Page:Dictionary of National Biography volume 04.djvu/407

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cession, he commanded the Renown, Windsor, and Malta, all in the Channel. He became rear-admiral on 23 April 1804, and vice-admiral on 28 April 1808. He was then sent out as commander-in-chief at the Cape of Good Hope, and in October 1810, when the attack on Mauritius was being prepared by the East Indian squadron, he went in the Africaine frigate to join the expedition. His unexpected arrival beyond the limits of his station, and his necessary assumption of the chief command, not unnaturally nettled Vice-admiral Drury, who, though Bertie's junior, was commander-in-chief in India, and had had the whole charge of organising the expedition. Drury expressed himself with great bitterness, and wrote to the admiralty that he considered himself to be 'insulted and injured' (8 Nov. 1810). After all, Bertie's share in the enterprise was extremely small, for the French naval force had been previously overpowered, and the surveys necessary to insure a safe landing had been made. Once on shore the troops found no enemy capable of withstanding them, and the bland surrendered on 3 Dec (James, Naval Hist., 1860, v. 204). Bertie returned to the Cape, and shortly afterwards received orders to return to England, principally, it would appear, in consequence of a disagreement with the local commissioner of the navy. On his arrival he wrote to the secretary of the admiralty (28 March 1811) requesting, almost demanding, an exact inquiry into his official conduct. This, however, was coldly refused, and Bertie had to rest content till the ministerial crisis in the following year, when the verdict of the outgoing admiralty was immediately reversed, and Bertie's services, more especially in respect of the capture of Mauritius, were acknowledged by a baronetcy, 9 Dec. He had, however, no further command. He became an admiral on 4 June 1814, was made K.C.B. on 2 Jan. 1815, and died on 24 Feb. 1824.

[Official Letters in the P.R.O.; Marshall's Naval Biog. i. 195; Gent. Mag. (1824), xciv. i. 459.]

J. K. L.

BERTIE, CATHARINE, Duchess (Dowager) of Suffolk (1520–1580), only child of William Willoughby, eighth Lord Willoughby de Eresby, was born in 1520. Her mother, Mary de Salines or Saluces, a near relative of Katharine of Arragon, had been maid of honour to that queen, and had come with her to England on her marriage with Prince Arthur. On her father's death in 1526 she succeeded to his dignity and fortune, and was entrusted to the guardianship of Charles Brandon, duke of Suffolk, and eventually became that nobleman's fourth wife. She was married at the early age of sixteen, and was left a widow in 1545 with two sons, Henry and Charles, both of whom died of the sweating sickness within a few hours of each other on 16 July 1551 [see Brandon, Henry and Charles]. She was married to Richard Bertie about the end of the year 1552. In the latter part of Edward VI's reign she distinguished herself by her zeal for the reformation. To escape the vengeance of Bishop Gardiner she left England with her husband, and remained abroad during the reign of Queen Mary. An account of her wanderings on the continent will be found in the memoir of her husband [see Bertie, Richard]. Her death occurred on 19 Sept. 1580. Fuller says that she was 'a lady of a sharp wit and sure hand to thrust it home and make it pierce when she pleased.' Seventeenth-century copies of a popular Elizabethan ballad (by T. Deloney), entitled 'The most Rare and Excellent History of the Dutchess of Suffolk and her husband Richard Bertie's Calamities,' are extant in the Roxburghe, Pepys, and Bagford collections of broadside ballads.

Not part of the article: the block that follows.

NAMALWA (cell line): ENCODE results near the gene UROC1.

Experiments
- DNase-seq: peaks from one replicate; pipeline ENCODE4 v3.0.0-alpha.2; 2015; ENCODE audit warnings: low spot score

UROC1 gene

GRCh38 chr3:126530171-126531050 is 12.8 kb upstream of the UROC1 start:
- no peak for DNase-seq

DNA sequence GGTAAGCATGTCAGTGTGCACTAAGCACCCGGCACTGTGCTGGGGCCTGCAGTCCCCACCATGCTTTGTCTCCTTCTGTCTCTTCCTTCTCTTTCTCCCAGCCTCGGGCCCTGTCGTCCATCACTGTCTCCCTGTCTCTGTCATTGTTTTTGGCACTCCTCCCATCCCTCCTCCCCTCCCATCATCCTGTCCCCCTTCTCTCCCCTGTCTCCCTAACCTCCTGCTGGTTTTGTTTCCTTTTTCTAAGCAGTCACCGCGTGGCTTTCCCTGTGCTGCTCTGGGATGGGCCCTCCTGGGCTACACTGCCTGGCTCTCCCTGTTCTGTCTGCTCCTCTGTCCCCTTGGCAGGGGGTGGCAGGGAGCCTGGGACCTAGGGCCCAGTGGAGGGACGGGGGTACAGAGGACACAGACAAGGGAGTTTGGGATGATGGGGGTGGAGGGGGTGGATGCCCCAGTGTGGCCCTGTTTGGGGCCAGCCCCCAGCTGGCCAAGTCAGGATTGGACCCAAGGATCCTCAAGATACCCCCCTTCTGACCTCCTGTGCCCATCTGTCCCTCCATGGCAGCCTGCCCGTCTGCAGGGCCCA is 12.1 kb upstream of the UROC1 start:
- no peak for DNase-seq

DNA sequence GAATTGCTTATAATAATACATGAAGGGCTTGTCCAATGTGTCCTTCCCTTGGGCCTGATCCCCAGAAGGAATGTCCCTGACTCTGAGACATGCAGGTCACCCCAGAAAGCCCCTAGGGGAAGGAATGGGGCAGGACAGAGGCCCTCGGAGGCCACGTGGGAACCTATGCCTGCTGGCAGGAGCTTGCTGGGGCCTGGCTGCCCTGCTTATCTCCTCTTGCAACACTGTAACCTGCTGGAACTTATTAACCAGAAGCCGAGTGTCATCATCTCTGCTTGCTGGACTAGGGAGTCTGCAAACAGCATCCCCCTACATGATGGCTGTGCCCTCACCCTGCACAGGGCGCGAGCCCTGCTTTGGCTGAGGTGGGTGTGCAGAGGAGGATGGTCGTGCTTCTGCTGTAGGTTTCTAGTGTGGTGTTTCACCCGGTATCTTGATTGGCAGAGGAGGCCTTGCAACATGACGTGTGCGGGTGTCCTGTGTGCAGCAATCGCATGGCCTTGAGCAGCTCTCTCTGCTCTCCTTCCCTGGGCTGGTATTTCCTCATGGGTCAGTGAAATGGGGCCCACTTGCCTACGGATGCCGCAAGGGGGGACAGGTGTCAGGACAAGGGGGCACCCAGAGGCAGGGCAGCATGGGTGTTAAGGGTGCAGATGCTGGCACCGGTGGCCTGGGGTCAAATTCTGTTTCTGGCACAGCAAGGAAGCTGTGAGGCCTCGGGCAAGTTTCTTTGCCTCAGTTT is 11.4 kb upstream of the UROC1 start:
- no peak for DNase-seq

[Lady Georgina Bertie's Five Generations of a Loyal House; Biog. Brit. (Kippis), ii. 280; Courthope's Historic Peerage, 511.]

T. C.

BERTIE, MONTAGUE, second Earl of Lindsey (1608?–1666), adherent of Charles I, was the eldest son of the first Earl of Lindsey by Elizabeth, sole daughter of Edward Lord Montague, of Boughton, Northamptonshire. In early life he served in the Low Countries as captain of a troop of cavalry, and on the outbreak of the civil war he assisted his father to rally the county of Lincoln on the side of the king, by himself raising a regiment of cavalry. At the battle of Edgehill, where he commanded the regiment of guards, he made a desperate attempt to rescue his father; but finding this impossible, he voluntarily delivered himself up, that he might attend upon him when wounded. For some time he remained a prisoner in Warwick Castle, from which he issued a vindication of the kings cause, which was printed under the title, 'A Declaration and Justification of the Earl of Lindsey, now Prisoner in Warwick Castle, wherein he makes apparent the Justice of his Majesty's cause in taking armes for the preservation of his Royall person and prerogative. As it was sent in a letter to the Right Honourable Henry, Earl of Newarke, now resident with his Majesty at Oxford, 26 Jan. 1643' Obtaining an exchange he was joyfully welcomed by the king at Oxford, and took part in the battles of Newbury, Copredy,